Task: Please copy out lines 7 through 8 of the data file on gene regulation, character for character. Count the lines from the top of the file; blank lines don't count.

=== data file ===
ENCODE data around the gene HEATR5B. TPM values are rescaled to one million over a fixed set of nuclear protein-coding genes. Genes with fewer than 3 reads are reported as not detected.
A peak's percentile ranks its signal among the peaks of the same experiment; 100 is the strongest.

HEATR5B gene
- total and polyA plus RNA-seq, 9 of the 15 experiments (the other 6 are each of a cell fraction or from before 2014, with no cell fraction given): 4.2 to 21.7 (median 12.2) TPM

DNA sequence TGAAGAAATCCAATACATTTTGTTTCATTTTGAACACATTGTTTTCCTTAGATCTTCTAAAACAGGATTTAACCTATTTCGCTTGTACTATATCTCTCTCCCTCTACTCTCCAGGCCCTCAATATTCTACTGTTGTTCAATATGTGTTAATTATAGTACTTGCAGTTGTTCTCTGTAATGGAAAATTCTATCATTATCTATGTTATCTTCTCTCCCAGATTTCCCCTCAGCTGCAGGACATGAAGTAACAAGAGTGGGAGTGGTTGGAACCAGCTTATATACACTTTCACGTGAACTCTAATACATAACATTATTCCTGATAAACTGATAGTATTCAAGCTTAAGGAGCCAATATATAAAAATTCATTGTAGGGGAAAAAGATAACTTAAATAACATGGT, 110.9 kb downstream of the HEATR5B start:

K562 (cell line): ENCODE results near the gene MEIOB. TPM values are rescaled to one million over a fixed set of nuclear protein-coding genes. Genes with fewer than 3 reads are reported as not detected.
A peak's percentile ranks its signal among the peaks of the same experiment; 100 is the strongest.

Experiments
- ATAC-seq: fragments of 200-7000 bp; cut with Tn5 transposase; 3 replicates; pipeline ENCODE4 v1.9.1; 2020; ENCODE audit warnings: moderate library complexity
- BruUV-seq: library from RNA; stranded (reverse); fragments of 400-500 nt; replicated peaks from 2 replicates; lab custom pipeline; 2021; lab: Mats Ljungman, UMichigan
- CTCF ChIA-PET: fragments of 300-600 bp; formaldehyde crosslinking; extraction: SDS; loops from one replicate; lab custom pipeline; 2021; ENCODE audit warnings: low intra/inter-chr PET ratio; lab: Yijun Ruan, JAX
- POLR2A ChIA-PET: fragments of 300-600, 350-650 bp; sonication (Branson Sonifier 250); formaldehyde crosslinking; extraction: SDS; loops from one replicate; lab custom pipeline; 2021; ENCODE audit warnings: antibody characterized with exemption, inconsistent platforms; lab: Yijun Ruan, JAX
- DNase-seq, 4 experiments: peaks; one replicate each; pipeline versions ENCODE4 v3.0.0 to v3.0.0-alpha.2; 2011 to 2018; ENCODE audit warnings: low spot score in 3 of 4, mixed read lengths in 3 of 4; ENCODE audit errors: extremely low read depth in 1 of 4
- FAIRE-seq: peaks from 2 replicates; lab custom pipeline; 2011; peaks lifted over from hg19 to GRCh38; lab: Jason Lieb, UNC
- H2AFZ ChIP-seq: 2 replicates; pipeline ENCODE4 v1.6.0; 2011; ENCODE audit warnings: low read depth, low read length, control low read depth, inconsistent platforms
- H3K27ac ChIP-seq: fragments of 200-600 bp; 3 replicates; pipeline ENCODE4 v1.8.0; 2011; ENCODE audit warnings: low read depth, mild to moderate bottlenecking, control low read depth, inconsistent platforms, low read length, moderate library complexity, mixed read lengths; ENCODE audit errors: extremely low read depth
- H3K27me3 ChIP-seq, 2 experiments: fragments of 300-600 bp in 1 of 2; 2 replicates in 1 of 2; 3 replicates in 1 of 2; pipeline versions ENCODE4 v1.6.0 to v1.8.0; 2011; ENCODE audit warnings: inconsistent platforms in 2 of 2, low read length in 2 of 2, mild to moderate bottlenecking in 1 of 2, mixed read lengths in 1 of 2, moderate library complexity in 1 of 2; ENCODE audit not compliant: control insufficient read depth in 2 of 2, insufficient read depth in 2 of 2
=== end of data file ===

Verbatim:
A peak's percentile ranks its signal among the peaks of the same experiment; 100 is the strongest.

Experiments